Baptism of JesusThis feast marks the beginning of the public ministry of Jesus. When describing this ministry Jesus has said that he has come to do the will of the Father and that his mission is to sinners. At Baptism we are clearly reminded that we are, all of us, sinners and we need to be saved by Jesus. When he came Jesus did not wait on the bank of the Jordan until the sinners were perfectly washed, He went into the muddy waters to be with them, to identify with them, to be, in a sense, one of them.

Often we are asked why did Jesus need to be baptised at all; it was not because he needed to be cleansed; not because he needed to be initiated into the people of God; it was yet another way for Jesus to show himself to us as being truly human. He is being true to his name, Jesus: saviour of the sinner: not a messiah sent to gather the perfect people into an elite club.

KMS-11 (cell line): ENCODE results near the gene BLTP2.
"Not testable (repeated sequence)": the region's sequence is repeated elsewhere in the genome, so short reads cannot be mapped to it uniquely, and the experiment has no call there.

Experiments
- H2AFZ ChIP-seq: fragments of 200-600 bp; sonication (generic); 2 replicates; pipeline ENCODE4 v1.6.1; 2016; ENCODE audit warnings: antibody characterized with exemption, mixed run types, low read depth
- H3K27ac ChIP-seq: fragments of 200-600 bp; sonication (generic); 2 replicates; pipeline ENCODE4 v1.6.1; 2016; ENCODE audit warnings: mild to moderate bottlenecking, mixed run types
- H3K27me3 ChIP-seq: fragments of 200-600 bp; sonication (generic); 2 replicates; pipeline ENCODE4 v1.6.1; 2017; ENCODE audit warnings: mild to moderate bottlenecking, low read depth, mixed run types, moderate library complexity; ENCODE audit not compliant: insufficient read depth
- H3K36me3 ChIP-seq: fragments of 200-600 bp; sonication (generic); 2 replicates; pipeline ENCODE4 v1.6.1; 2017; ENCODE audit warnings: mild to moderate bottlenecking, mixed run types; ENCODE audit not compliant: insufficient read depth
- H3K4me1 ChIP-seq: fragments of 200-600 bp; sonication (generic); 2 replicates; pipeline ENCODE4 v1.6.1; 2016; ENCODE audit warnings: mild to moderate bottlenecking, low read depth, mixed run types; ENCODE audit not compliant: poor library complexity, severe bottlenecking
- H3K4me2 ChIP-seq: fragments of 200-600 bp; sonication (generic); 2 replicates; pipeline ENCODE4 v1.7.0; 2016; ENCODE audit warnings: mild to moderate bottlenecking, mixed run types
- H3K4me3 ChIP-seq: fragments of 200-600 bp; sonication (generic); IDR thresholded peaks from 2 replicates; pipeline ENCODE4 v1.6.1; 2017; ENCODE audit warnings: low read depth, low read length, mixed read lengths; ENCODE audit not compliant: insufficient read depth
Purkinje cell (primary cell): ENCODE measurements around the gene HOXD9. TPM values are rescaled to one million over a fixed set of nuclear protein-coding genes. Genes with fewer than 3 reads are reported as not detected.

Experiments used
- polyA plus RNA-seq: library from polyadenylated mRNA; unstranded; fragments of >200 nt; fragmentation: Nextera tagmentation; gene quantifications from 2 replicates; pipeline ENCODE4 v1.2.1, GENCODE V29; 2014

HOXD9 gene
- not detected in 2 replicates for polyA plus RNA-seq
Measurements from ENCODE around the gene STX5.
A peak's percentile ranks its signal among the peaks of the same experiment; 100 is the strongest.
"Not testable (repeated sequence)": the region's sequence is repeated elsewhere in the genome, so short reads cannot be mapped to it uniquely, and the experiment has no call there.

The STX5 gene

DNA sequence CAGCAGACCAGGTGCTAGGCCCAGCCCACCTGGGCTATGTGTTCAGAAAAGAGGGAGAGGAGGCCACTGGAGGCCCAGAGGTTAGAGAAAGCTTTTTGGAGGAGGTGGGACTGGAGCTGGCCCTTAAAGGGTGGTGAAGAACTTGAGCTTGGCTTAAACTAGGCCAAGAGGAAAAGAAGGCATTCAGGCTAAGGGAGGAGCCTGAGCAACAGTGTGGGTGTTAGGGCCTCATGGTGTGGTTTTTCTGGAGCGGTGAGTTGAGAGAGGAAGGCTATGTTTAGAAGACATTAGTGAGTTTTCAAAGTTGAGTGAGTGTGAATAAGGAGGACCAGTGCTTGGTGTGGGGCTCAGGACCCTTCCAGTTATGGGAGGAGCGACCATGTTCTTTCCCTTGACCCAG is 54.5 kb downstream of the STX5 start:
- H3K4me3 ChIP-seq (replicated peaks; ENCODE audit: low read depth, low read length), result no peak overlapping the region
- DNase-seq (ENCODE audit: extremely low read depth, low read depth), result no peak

A lovely story from the life of Saint Pope John XX111 illustrates something of what Jesus did at the Jordan. Pope John was visiting the Regina Coeli prison in Rome. But when he saw the sad and broken prisoners before him he felt a lump in his throat and he was unable to deliver the speech which he had prepared. Eventually he began to speak to them from the heart and said ‘Men, I have come here today to put my eyes into your eyes.’ This had an extraordinary effect on the prisoners. Years later one of the prisoners in an interview on TV described how he had been liberated that day. 

Saint Pope John XX111 had stepped into the river of the prisoners’ condition and reminded us of the way that Jesus stepped into the river of our human condition and freed us from all that is not of God.